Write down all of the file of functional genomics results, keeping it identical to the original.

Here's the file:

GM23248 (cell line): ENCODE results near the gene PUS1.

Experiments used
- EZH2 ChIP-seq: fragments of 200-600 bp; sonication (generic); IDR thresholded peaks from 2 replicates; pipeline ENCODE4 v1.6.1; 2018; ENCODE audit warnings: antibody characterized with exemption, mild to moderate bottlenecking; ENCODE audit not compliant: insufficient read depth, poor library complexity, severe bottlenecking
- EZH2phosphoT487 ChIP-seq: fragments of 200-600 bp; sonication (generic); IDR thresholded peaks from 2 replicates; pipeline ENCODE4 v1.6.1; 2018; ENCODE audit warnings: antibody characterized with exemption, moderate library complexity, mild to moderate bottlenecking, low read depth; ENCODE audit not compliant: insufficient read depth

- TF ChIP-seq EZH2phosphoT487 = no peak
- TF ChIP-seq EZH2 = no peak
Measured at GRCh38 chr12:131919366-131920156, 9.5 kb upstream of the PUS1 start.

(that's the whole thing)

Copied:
GM23248 (cell line): ENCODE results near the gene PUS1.

Experiments used
- EZH2 ChIP-seq: fragments of 200-600 bp; sonication (generic); IDR thresholded peaks from 2 replicates; pipeline ENCODE4 v1.6.1; 2018; ENCODE audit warnings: antibody characterized with exemption, mild to moderate bottlenecking; ENCODE audit not compliant: insufficient read depth, poor library complexity, severe bottlenecking
- EZH2phosphoT487 ChIP-seq: fragments of 200-600 bp; sonication (generic); IDR thresholded peaks from 2 replicates; pipeline ENCODE4 v1.6.1; 2018; ENCODE audit warnings: antibody characterized with exemption, moderate library complexity, mild to moderate bottlenecking, low read depth; ENCODE audit not compliant: insufficient read depth

- TF ChIP-seq EZH2phosphoT487 = no peak
- TF ChIP-seq EZH2 = no peak
Measured at GRCh38 chr12:131919366-131920156, 9.5 kb upstream of the PUS1 start.